David Duffield founded PeopleSoft, the company that would put him on the Forbes map, in 1987 at the age of 47. His fourth startup, he mortgaged his house to fund it, but he says he wasn't nervous: "You kind of know when you're on to something."
He sure was: PeopleSoft became the world's second-largest application software company before it was acquired by Oracle in 2005, and Duffield vaulted onto the Forbes 400, with a fortune estimated this year at $1.2 billion.
Young-gun billionaires like Mark Zuckerberg and Sergey Brin have captured the public's attention with their meteoric success, but fortune-building is by no means the preserve of the youthful and brilliant. Many have soared into billionaire-dom later in life after changing careers, bouncing back from losses or making crucial connections. For the past eight years, the average age of new members to the Forbes 400 and Billionaires lists is 54.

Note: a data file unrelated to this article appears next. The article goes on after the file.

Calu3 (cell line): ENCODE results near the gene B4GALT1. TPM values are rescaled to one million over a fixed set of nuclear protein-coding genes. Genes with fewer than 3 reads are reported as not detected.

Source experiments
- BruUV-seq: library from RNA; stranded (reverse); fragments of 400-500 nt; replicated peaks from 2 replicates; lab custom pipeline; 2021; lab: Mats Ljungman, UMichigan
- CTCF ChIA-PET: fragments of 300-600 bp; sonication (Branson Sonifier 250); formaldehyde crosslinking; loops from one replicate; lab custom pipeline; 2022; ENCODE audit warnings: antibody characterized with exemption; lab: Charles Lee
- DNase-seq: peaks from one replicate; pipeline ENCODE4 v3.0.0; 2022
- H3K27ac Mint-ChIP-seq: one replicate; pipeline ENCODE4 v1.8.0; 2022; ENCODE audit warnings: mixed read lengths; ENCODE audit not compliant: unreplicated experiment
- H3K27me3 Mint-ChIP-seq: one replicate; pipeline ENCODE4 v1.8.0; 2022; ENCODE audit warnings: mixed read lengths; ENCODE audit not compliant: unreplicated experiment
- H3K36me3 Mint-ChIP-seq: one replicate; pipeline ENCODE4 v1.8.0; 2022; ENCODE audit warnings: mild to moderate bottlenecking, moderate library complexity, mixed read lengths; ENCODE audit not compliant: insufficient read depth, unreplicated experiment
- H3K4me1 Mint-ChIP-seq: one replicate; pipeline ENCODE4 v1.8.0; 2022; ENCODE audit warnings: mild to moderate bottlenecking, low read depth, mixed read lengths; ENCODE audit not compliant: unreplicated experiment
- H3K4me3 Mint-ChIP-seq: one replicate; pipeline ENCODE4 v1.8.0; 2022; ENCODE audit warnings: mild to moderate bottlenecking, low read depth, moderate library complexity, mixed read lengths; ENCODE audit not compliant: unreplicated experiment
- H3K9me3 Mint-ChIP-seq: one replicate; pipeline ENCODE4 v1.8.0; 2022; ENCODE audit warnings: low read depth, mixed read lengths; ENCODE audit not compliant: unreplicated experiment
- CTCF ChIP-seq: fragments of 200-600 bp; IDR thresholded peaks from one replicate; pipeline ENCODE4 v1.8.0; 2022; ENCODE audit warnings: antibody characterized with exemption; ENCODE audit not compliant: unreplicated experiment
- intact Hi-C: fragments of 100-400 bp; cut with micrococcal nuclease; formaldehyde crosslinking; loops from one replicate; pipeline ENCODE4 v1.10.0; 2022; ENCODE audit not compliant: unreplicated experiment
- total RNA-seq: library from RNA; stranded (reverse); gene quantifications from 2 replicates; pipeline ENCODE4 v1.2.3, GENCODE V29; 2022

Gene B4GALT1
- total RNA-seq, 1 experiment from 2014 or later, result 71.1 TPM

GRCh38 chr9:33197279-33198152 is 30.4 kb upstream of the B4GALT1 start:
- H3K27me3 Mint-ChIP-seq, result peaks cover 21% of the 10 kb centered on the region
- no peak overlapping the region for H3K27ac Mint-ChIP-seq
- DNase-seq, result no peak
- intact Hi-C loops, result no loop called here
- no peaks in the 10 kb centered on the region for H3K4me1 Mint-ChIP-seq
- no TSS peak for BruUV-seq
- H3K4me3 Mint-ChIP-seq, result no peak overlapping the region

Before building PeopleSoft Duffield says he hadn't nailed down the right management style or company ethos, which he came to believe was a focus on customer service and a team atmosphere where employees believe they're valued and "work together in a global spirit." Of his prior businesses, he says, "Frankly, [they] didn't work. [Success] came with time. I made a lot of mistakes along the way."
John Sperling had a wild idea in his 50s that ended up making him wealthy. A humanities professor at San Jose State University, his life changed in 1972 when he was assigned to run a federally funded series of classes to help police and schoolteachers work with juvenile offenders. Sperling was struck by how eager the adults in the program were to further their educations, which they had limited opportunities to do.
Image: Sheldon Adelson
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